ABC Radio Australia, March 29, 2007

AFGHANISTAN: Resentment grows against foreign troops

"... over a period of time neither security has been really delivered, nor reconstruction to the extent that was really desirable."

Presenter/Interviewer: Megan Flamer

In Afghanistan civilians are reportedly growing increasingly resentful of foreign troops in their country, as the number of civilian casualties continues to grow. The latest suicide bombing in the capital, Kabul has killed four civilians and wounded 12 others.

a man shouts anti-American slogans after the attack
An Afghan man cries as he shouts anti-American slogans after American convoy killed 16 people in Barayekab in Nangarhar province. (AP Photo/Rahmat Gul)

Speakers: Major John Thomas, Spokesman for the International Security Assistance Force in Kabul; Professor Amin Saikal, head of the Centre for Middle East Studies at the Australian National University

SAIKAL: A majority of the Afghan people initially welcomed the foreign troops because they saw that as the best way to free themselves from the medievelist rule of the Taliban. But I think over a period of time neither security has been really delivered, nor reconstruction to the extent that was really desirable. And as a result of that, a great majority of the Afghan people have not really profited from the presence of the foreign troops to the extent that they had expected. And as a consequence I think quite a number of Afghans have now turned not only against the Karzai government, but also its international backers.

FLAMER: Professor Amin Saikal, head of the Centre for Middle East Studies at the Australian National University, summing up his thoughts on the turning of public opinion against foreign troops in Afghanistan.

Like many experts watching the region, Professor Saikal has noticed the growing disillusionment among civilians, not least of all because of a change in their financial situation.

SAIKAL: Some of these military operations have gone wrong and have inflicted very heavy damage on Afghan civilians. And the more Afghan civilians have been killed, the more Afghans have turned against the foreign troops and their operations. And the security measures have really faulted, but also the reconstruction has taken place at a very, very slow pace and has not really created the kind of conditions which really could ensure many Afghans about their future.

FLAMER: But Spokesman for the International Security Assistance Force in Kabul, Major John Thomas says the Afghan government isn't objecting to the international military presence and the security and stability it provides, just the toll that military operations are having on the population.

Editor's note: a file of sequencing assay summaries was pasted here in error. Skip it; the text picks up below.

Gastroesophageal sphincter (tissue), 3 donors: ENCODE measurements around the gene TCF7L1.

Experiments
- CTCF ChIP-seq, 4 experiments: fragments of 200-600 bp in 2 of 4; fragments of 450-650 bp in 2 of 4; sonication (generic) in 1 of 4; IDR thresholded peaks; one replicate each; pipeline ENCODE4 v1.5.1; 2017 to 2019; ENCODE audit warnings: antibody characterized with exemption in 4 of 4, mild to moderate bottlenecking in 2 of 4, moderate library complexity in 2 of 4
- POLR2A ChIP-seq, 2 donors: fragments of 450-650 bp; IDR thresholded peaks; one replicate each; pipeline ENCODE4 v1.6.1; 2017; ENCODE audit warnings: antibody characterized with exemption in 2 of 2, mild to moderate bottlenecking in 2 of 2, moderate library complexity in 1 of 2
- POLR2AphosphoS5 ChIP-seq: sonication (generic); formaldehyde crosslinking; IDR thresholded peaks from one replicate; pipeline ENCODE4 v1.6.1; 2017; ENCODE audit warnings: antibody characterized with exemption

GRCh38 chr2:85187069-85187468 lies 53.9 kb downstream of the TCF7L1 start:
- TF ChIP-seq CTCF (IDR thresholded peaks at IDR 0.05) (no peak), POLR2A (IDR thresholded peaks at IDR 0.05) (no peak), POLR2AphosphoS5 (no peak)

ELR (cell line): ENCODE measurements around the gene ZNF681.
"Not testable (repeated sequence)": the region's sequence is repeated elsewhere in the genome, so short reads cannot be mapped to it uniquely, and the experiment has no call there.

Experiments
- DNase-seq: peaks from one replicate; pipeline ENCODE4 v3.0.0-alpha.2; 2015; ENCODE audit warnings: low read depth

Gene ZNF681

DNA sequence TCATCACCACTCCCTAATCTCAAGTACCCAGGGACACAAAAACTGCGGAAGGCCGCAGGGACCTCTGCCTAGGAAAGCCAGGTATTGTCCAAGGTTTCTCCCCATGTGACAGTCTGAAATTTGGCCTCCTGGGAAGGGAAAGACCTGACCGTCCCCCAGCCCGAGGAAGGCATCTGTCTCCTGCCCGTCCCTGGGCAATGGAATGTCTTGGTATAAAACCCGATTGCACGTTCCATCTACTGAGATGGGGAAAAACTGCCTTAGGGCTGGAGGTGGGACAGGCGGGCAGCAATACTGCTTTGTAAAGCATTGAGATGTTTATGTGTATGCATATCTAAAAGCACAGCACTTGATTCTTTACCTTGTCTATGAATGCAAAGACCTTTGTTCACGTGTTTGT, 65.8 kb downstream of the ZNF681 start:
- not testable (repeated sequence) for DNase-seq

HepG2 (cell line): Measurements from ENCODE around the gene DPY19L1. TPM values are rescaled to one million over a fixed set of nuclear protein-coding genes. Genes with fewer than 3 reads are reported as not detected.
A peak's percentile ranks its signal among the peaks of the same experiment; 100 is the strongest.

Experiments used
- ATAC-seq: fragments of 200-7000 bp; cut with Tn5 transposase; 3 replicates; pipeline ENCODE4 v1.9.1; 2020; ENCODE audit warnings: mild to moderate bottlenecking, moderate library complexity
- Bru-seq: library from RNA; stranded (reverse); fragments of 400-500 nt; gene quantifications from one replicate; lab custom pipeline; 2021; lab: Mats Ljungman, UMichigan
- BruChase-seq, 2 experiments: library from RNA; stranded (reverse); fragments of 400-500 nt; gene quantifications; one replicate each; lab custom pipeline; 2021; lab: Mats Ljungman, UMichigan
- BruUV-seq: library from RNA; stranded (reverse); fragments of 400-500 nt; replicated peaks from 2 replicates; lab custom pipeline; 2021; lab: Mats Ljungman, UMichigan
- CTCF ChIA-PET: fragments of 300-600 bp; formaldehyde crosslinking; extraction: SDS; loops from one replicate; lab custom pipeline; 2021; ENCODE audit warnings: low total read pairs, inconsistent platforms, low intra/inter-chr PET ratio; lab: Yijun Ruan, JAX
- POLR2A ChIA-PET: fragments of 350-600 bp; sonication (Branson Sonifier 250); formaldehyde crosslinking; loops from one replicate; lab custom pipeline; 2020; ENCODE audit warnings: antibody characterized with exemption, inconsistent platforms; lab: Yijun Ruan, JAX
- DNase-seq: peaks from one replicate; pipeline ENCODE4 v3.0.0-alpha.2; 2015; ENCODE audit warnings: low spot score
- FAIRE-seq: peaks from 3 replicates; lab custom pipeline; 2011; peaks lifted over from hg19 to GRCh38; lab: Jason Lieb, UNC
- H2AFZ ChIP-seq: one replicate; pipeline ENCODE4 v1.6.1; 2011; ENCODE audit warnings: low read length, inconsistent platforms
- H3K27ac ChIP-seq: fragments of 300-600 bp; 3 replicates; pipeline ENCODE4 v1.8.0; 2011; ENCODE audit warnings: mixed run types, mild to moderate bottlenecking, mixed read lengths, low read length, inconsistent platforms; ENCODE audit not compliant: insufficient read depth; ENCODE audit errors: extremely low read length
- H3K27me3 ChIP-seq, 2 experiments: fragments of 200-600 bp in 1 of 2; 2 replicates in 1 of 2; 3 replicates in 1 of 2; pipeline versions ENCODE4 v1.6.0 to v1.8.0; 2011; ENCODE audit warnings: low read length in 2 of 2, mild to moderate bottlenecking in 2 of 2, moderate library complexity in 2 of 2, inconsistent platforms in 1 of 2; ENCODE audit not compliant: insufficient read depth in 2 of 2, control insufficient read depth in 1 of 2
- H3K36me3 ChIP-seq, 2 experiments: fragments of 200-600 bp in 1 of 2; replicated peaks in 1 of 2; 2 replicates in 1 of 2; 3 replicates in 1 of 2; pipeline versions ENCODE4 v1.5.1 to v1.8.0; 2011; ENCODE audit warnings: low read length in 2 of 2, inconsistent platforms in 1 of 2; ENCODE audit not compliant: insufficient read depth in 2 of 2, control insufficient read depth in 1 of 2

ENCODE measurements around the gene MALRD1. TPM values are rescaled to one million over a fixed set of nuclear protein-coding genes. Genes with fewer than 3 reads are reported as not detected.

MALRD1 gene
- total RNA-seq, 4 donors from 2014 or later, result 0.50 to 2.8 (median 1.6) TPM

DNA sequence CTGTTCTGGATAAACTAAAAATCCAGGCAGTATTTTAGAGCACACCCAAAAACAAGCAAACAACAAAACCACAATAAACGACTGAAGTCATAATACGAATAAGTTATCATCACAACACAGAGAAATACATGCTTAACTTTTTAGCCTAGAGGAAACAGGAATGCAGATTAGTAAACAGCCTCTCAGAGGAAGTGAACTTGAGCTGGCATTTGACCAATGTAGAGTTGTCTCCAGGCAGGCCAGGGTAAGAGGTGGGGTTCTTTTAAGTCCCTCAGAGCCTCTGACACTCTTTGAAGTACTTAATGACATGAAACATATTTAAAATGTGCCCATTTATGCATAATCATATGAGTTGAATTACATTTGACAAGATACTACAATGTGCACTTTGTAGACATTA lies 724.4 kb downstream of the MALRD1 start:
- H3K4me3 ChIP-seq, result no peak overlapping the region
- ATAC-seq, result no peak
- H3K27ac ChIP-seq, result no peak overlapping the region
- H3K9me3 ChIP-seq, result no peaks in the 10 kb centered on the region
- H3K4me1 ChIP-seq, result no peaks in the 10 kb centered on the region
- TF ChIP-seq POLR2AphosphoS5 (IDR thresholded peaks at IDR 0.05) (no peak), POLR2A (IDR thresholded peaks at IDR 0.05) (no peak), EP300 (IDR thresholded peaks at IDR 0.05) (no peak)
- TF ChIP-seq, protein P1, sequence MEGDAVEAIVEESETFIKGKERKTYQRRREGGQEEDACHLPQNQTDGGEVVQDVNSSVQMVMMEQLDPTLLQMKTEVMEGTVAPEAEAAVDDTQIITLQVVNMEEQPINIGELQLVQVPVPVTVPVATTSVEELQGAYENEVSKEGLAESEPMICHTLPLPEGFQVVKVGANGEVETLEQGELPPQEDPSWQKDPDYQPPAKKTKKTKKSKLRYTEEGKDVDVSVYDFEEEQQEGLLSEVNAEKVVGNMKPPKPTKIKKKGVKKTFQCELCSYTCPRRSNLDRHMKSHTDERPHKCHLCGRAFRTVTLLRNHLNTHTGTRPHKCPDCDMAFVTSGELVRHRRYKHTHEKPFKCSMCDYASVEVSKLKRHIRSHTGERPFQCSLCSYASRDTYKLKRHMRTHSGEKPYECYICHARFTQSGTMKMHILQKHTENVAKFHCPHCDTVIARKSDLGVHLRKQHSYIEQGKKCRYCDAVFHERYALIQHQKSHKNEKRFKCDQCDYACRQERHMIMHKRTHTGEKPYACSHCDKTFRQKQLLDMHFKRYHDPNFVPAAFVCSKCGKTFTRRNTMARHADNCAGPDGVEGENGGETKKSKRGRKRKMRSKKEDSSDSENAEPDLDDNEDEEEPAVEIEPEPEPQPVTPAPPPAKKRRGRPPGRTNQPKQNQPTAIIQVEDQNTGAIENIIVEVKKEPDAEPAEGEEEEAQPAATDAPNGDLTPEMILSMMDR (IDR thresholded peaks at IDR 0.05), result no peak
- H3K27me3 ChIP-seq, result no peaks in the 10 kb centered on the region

THOMAS: We are doing everything that we can possible to try to limit the number of, if not completely eliminate the number of civilian casualties. Obviously in wartime operations that's not always possible.

FLAMER: Major Thomas says it's important to note that when civilian deaths occur, they are accidental and are duly investigated.

US Marines fleeing a militant ambush opened fire on civilian cars and pedestrians on a busy highway in eastern Afghanistan, wounded Afghans said. Up to 16 people were killed and 34 wounded in the violence. Najib said, adding that his 2-year-old brother was grazed by a bullet on his cheek. "I saw them turning and firing in this direction, then turning and firing in that direction. I even saw a farmer shot by the Americans."
AP, March 4, 2007

And he says they are not the only reason for growing discontent.

THOMAS: There's certainly pockets of discontent, sometimes encouraged by those incidents, but other times encouraged by Taliban extremists who hold sway over impressionable Afghans. We're confident that the people when they learn what ISAF is doing and will certainly embrace what ISAF doing. That's exactly what operations in southern Afghanistan at this time are all about.

FLAMER: But Amin Saikal says Afghanistan also suffers from a weak government, which is failing to address the needs of its people.

SAIKAL: The more the government fails to create jobs, generate incomes for people, the more many of them really turn to the Taliban, which could offer them alternative and more attractive salaries and also a sort of salvation.

FLAMER: And Major John Thomas says counting numbers of Taliban or indeed civilian deaths is never a priority, because ultimately, that's not what the foreign troops are there to focus on.

THOMAS: The efforts of ISAF goes far beyond the military operations and is much more focussed on a comprehensive approach to offer what the Taliban extremists do not offer, which is peace and stability and a future where people can feel that they can get education and they can learn to take control of their own lives.

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